Wishing a Fond Farewell to Cecily Upton, FoodCorps SVP
Cecily Upton
Cecily Upton, FoodCorps SVP and Chief Strategist

After 10 years, Cecily Upton, FoodCorps Senior Vice President and Chief Strategist, is transitioning away from her work with FoodCorps this year. Cecily has been an invaluable member of the FoodCorps team since our earliest days, starting as one of our original co-founders and shaping every aspect of our work, vision, and strategic direction. We’re so grateful to Cecily for her time with FoodCorps and look forward to following her in her future ventures!

We spoke with Cecily about what brought her to this moment, her fondest FoodCorps memories, and what’s coming next. 

FoodCorps: After ten years with FoodCorps, starting as one of our co-founders and most recently as our Chief Strategist and Senior Vice President, you’re moving on from FoodCorps. This is a bittersweet moment for all of us; why is now the right time?

Cecily: Yes, this is certainly a bittersweet time! When I co-founded FoodCorps over a decade ago, I had no idea what was in store. I was 28 years old and it just felt like, well, a good idea – one that I believed had the power to make a difference. Ten years later and that idea has grown into a national organization making a difference every single day for kids, schools, and communities. I have been fortunate to learn so many things from my time at FoodCorps, and yet the answer to “why now?” is rooted in one of the most basic lessons we teach our students: try things! It’s simply time for me to try some new things and some new ways of being.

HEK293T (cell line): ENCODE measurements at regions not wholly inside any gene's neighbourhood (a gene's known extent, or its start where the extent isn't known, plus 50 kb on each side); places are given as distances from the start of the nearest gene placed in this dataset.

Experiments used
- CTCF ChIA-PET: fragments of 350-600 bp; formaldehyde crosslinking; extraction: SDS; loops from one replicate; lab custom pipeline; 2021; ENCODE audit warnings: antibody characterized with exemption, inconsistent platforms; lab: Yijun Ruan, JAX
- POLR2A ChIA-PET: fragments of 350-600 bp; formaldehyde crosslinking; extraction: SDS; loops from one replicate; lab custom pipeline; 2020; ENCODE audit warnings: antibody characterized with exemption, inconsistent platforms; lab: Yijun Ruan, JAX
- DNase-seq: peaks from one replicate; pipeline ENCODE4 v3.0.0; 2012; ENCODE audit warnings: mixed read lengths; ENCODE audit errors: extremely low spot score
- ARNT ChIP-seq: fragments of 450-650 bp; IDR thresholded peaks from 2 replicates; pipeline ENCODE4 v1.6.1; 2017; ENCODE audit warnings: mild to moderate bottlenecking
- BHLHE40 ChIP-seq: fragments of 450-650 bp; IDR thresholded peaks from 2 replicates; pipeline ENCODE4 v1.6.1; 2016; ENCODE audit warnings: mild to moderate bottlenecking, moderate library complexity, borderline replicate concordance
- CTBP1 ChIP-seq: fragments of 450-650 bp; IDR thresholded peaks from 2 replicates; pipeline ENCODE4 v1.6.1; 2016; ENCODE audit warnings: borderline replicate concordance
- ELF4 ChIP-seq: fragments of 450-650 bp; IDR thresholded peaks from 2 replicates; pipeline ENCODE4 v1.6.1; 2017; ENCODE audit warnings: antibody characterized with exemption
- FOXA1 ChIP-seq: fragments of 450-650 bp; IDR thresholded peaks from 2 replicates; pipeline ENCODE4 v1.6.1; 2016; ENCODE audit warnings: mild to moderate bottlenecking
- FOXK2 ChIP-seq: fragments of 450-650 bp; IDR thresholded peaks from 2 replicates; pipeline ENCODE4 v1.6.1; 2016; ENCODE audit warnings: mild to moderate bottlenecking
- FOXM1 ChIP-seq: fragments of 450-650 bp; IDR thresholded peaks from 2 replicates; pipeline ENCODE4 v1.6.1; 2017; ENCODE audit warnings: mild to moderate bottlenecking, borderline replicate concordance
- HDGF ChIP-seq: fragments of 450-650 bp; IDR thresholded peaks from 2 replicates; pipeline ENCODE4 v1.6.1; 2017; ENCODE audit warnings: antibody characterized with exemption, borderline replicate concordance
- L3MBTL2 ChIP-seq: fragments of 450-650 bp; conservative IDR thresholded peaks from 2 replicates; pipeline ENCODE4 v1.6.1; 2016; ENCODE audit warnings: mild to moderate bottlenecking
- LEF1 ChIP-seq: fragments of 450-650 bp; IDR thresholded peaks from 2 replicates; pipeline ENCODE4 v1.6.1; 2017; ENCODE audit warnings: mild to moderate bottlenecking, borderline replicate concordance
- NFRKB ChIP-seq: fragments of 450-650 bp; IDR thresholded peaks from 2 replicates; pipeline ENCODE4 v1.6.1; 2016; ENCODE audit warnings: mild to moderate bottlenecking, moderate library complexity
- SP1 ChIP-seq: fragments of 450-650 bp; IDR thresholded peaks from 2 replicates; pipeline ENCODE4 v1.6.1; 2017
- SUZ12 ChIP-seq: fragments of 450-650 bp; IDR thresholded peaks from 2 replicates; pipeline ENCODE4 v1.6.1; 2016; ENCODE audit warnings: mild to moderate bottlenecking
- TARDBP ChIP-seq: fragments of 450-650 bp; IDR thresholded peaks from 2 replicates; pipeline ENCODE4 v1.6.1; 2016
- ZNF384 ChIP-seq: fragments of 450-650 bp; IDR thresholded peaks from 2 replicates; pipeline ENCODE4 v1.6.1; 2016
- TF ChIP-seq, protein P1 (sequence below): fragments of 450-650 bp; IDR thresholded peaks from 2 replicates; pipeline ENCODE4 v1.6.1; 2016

The societal, social, and political circumstances of the last year have only underscored my decision. As my work over the last decade has increasingly been focused on a national scope, my connection to my local community has gone untended. If the last year has taught me anything at all, it’s that the strength of our future is rooted in the strength of our communities. I’m eager for my next chapter to focus on how I can invest more deeply in the people and place I call home. 

FoodCorps: FoodCorps has changed a lot since its founding. What are some of the most meaningful lessons you and the organization have learned along the way?

Cecily: If you peek behind the curtain at FoodCorps, you’ll find a lot of adrienne maree brown devotees. One of her enduring tenets is that “small is all.” The idea is that the basic identity of anything can be seen in its smallest manifestation. A relationship can be characterized by the way in which people greet one another. An organization can be seen in full by observing the most mundane meeting. This idea has influenced me greatly in the last few years and has drawn my attention to the ways in which – at FoodCorps and beyond – our white-dominant culture emphasizes and rewards the big, often at the cost and devaluation of the small. I’ve seen FoodCorps take this lesson to heart and work to be more mindful of how we show up in the small things we do, as an exercise in shifting ourselves to be a more just and more impactful organization on a larger scale.

FoodCorps: What has surprised you the most about FoodCorps’ journey?